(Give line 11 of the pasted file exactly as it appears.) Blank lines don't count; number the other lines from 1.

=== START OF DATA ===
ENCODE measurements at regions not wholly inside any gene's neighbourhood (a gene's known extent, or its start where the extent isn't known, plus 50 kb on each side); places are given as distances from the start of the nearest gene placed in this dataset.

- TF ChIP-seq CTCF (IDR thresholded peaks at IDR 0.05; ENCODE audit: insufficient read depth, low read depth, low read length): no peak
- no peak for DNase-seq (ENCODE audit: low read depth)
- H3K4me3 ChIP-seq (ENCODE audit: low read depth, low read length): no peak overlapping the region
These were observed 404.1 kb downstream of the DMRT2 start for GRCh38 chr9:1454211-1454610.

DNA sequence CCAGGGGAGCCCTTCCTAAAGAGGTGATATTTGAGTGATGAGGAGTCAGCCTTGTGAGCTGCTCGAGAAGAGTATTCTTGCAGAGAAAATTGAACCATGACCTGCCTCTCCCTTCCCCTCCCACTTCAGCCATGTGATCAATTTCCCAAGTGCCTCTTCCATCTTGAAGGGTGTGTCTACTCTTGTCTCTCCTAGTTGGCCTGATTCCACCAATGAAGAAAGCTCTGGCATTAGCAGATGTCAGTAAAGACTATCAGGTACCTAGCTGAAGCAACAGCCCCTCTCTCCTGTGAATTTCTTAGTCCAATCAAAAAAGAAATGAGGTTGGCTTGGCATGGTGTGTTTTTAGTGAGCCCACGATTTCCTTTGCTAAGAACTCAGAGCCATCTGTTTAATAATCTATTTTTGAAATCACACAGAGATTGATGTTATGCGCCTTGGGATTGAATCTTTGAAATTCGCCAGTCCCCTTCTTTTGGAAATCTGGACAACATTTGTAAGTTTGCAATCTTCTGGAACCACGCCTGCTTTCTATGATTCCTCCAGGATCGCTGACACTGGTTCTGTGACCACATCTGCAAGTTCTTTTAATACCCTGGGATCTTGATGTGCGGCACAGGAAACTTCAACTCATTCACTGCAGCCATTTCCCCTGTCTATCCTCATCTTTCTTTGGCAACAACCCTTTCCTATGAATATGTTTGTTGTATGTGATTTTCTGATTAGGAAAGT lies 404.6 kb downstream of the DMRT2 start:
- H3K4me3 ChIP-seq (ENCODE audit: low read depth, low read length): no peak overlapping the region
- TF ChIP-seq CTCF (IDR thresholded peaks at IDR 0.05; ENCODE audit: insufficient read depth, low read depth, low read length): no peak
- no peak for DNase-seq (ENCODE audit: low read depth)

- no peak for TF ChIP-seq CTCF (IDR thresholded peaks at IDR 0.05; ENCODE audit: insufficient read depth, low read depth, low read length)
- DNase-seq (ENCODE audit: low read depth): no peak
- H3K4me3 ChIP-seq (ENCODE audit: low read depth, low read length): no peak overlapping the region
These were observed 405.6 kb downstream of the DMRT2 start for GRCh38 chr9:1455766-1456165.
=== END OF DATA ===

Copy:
- DNase-seq (ENCODE audit: low read depth): no peak